Apparently, the public sector health worker in Ghana can be likened to the sewing needle. The needle helps the dressmaker to stitch so many pieces of cloth but remains unclothed. The dressmaker uses the needle to sew but does not sew any of the clothes for the needle; the needle only carries a thread in its eye.
Like the needle is used by the dressmaker for achieving his or her goal, the public sector health worker is used by government to deliver healthcare to the people and apart from the salaries they receive for the jobs they do, there is no special healthcare plan that successive governments have put in place for the public sector health workers.
At least prior to the introduction of the National Health Insurance Scheme (NHIS), most public sector health facilities used to provide some level of free healthcare to their staff in active service if not for those on retirement but even that free service had strict limitations.
With the introduction of the NHIS, the directive was given that all public sector health workers should register with the NHIS and that free treatment arrangements that existed earlier should be discontinued with. This has been the situation till date. A government health worker who does not have a valid NHIS membership card cannot have access to free healthcare.
Just like any member of the public holding the NHIS membership card but has to buy the mediations because they are not covered by the NHIS, the public sector health worker is compelled to buy the medications from his or her meagre salary whether or not the hospital he or she works for has the medications in stock. Why? It is because there is no public policy that states that the public sector health worker should be given free treatment at public hospitals. The concept of the needle stitching clothes but remaining naked comes to play.
The stories are told of many public sector health workers who are equally treating certain chronic conditions from their personal coffers. Numerous stories have also been told of some public sector health workers dying because they could not afford certain costly treatments for their ailments.
It is as if the employer (government) only values the public sector health workers when they are healthy and active at work. That aside, a lot is required from the public sector health worker to save lives of other people and he or she is heavily criticized or dragged to the courts should something go wrong in the treatment of a patient. It is as if the lives of others are better than that of the health worker.
The situation even gets worse for the health worker after he or she has retired compulsorily form active service. Mostly, old age presents with its health conditions that need certain medications for treatment and some of these medications are expensive and retirees find it difficult to afford such medications. The retired health workers often return to the public hospitals begging their junior colleagues in active service to give them free treatment.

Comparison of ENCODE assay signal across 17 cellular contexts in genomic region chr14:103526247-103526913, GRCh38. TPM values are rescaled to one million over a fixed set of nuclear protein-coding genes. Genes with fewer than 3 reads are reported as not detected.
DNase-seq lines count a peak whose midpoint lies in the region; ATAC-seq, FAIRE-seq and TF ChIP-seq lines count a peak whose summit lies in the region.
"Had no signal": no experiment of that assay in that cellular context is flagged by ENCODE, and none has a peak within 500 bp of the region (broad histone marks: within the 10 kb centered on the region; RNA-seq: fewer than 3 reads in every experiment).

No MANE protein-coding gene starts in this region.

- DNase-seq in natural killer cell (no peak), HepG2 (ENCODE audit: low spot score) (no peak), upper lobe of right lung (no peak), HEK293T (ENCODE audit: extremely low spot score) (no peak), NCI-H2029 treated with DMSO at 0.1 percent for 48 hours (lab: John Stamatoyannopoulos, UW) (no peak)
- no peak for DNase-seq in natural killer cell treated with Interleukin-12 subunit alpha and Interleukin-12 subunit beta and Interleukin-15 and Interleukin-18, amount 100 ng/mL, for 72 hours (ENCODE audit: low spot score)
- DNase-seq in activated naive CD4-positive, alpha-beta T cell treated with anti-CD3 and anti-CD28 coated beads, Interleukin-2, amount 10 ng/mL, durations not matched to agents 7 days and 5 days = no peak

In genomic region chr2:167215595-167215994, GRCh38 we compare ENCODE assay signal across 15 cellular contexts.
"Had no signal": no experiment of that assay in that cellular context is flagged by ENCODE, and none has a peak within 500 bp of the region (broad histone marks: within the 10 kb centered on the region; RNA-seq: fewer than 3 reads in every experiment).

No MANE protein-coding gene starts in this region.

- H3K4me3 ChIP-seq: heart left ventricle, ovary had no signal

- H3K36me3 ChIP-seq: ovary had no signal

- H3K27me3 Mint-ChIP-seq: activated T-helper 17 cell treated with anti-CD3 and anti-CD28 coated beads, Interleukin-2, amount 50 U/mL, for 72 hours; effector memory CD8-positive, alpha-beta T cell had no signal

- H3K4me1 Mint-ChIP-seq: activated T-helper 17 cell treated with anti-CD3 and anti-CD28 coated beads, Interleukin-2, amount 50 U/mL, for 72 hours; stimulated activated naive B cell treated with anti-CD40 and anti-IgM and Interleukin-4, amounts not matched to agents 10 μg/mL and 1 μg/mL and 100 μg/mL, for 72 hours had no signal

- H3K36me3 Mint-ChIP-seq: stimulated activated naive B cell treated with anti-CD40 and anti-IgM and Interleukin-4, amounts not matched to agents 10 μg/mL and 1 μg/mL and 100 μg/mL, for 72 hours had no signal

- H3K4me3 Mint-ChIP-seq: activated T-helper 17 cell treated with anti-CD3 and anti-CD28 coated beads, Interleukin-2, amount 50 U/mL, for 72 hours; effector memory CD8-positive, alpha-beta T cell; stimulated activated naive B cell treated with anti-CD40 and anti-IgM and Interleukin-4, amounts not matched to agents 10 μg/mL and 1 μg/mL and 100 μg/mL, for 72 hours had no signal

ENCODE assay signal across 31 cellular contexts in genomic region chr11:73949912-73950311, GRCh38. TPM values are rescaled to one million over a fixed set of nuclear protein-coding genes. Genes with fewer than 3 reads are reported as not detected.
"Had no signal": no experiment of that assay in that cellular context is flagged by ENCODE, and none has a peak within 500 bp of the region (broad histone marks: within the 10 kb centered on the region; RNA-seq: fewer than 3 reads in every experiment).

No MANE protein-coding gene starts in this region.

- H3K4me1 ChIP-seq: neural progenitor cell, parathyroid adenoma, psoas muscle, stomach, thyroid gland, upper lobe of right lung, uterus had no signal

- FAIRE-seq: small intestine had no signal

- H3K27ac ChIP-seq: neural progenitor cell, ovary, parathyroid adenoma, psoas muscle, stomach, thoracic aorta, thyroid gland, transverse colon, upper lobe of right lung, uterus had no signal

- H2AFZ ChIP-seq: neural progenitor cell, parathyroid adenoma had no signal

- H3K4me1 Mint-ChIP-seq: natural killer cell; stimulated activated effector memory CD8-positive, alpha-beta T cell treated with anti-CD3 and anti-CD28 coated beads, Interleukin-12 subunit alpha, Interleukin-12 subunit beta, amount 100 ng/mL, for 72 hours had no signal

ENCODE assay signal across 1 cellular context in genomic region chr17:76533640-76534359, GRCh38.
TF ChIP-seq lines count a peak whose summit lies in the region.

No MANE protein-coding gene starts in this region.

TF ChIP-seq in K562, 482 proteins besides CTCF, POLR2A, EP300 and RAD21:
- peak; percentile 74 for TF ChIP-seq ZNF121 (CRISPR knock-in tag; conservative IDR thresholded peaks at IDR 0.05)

Their fate is dependent on the magnanimous gestures of their colleagues in active service because no policy mandates them to give free treatment to any health worker (retired or not) who does not have a valid NHIS card or if he or she has the valid NHIS card but the services and /or medications are not covered by the NHIS.
It is pitiful that some public sector workers are given certain privileges but the health worker is virtually abandoned. Others are not only taken care of but also their dependents are catered for. The same health worker is used to provide the required healthcare to others.
The irony is that the same health worker gets the opportunity to become a politician and the fortunes are several times better than being a public servant. The logical question is therefore posed that why won’t people become politicians not because they want to serve the public interest but only to make money? We have seen public servants who were receiving meagre salaries yesterday and are politicians today and the situation can be described as from grass to grace.
If we allow this unfortunate situation to continue for a long time, corruption will not stop and dedication to duty will not be there so total development of the nation will remain a mirage and because the world will not stop and wait for us, we will continue to beg for alms as a country. Yes, we beg for alms internationally and we call them loans.
The government has made it a ritual to increase salaries for public servants only by 10% every year and even that 10% is virtually swallowed by income tax deductions while article 71 workers are pampered and catered for as if the country is for them alone. In fact, Former President Kufuor was right and still right when he said, “government pretends to pay the public servants and the public servants also pretend to work”. Exceptionally, however, a significant number of public servants actually work and do not pretend to be working. There is the need to make free treatment available for public sector health workers whether or not they are on retirement. We do not need another Kume Preko demonstration to compel the government to do so, as it was done in the case of the VAT law in 1995.
~ Asante Sana ~